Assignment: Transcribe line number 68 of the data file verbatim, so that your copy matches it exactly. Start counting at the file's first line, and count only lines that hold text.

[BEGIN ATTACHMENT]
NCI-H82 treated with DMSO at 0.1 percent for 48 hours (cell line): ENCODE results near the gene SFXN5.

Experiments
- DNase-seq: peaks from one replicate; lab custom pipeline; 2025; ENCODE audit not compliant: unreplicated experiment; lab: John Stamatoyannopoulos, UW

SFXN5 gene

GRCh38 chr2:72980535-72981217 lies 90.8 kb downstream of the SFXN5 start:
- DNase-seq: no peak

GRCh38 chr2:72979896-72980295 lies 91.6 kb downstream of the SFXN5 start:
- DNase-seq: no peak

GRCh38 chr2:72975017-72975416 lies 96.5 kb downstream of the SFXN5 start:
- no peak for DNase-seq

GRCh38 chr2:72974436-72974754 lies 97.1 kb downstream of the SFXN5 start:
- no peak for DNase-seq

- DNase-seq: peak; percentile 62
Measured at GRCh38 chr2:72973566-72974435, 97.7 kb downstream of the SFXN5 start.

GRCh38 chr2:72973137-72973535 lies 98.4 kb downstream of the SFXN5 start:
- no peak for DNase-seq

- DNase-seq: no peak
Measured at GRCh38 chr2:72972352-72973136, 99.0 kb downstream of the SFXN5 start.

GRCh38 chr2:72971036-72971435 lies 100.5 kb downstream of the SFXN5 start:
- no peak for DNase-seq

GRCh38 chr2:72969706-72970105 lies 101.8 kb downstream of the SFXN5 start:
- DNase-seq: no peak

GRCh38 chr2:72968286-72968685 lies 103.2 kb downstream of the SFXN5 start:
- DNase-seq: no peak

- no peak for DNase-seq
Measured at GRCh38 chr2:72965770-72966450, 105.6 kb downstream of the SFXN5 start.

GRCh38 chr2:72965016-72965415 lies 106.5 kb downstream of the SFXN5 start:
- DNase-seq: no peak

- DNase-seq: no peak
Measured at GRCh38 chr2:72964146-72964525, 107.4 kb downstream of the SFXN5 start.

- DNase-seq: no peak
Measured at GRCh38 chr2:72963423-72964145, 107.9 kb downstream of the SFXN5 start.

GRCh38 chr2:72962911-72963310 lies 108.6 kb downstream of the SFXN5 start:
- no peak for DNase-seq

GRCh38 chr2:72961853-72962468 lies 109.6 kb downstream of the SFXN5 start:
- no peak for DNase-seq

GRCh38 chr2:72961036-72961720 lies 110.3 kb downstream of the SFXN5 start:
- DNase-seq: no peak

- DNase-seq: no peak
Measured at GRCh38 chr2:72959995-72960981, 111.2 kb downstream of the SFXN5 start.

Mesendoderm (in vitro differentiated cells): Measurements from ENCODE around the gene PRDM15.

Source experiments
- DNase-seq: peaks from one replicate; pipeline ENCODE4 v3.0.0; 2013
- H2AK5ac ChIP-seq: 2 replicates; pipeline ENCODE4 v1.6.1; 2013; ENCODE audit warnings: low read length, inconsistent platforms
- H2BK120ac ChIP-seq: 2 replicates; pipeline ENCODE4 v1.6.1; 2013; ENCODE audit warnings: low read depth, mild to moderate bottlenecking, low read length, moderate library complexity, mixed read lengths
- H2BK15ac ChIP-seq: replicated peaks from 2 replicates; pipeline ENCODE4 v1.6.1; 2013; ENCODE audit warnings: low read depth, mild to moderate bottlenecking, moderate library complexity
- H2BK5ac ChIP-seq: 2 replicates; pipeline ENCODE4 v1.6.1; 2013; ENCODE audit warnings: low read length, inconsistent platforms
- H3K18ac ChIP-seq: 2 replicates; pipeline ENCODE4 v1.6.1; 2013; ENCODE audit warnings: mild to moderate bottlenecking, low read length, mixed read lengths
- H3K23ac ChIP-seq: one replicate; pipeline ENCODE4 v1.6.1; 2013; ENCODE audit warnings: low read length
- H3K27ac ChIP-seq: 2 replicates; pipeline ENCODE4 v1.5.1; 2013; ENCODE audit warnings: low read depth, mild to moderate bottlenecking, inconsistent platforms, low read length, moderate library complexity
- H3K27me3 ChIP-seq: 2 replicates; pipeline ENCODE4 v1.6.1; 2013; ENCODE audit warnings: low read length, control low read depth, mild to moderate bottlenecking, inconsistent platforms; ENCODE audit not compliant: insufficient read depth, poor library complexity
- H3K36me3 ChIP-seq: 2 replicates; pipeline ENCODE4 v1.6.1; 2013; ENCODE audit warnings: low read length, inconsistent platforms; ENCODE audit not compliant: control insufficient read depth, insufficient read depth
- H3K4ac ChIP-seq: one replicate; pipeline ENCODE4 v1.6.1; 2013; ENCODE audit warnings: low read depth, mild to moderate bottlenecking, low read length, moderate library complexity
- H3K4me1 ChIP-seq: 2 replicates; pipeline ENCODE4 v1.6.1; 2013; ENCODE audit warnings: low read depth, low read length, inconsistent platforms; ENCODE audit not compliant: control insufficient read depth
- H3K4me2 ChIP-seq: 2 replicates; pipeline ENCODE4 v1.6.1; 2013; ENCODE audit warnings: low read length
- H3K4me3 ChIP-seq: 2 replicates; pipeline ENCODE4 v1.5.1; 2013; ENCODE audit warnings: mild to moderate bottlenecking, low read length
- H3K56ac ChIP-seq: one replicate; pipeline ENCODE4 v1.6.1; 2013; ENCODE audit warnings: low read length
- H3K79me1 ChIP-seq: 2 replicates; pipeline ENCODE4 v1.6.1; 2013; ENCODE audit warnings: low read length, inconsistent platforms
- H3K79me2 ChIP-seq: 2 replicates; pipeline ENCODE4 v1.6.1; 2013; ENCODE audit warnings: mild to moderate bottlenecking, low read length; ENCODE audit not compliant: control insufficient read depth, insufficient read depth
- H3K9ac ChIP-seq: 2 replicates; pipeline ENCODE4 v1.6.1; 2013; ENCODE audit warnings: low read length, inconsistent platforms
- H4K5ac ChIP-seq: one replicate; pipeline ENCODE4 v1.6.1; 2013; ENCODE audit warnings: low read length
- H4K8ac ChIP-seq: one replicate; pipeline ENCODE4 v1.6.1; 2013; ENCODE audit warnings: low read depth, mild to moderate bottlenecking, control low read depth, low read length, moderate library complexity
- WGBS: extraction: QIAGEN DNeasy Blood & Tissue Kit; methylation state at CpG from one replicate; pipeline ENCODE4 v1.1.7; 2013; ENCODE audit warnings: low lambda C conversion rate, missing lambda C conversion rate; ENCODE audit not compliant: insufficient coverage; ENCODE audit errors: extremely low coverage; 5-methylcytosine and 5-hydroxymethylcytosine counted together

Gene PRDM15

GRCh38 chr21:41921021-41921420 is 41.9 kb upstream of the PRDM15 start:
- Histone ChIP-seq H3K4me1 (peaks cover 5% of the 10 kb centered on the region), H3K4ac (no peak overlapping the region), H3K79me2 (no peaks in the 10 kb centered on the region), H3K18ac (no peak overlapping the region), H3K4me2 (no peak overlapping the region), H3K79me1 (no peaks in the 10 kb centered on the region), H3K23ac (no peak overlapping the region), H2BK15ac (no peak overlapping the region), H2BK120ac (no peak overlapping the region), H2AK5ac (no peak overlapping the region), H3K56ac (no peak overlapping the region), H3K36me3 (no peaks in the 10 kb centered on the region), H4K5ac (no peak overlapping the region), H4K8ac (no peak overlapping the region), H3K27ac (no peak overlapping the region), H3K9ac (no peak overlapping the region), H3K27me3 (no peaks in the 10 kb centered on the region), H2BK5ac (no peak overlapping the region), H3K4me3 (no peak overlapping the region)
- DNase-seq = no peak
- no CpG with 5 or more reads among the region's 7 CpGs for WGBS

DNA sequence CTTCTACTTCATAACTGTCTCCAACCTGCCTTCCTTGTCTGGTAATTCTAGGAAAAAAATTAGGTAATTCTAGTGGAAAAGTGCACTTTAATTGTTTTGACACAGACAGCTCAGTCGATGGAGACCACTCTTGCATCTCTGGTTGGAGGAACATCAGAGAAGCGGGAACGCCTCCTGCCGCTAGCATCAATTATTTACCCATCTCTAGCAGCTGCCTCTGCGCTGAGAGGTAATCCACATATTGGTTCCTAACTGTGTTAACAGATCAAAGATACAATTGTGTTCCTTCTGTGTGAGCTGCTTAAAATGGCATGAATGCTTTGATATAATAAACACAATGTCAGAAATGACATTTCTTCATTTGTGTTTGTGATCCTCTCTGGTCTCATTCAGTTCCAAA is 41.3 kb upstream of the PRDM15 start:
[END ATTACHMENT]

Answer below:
- no CpG with 5 or more reads among the region's 7 CpGs for WGBS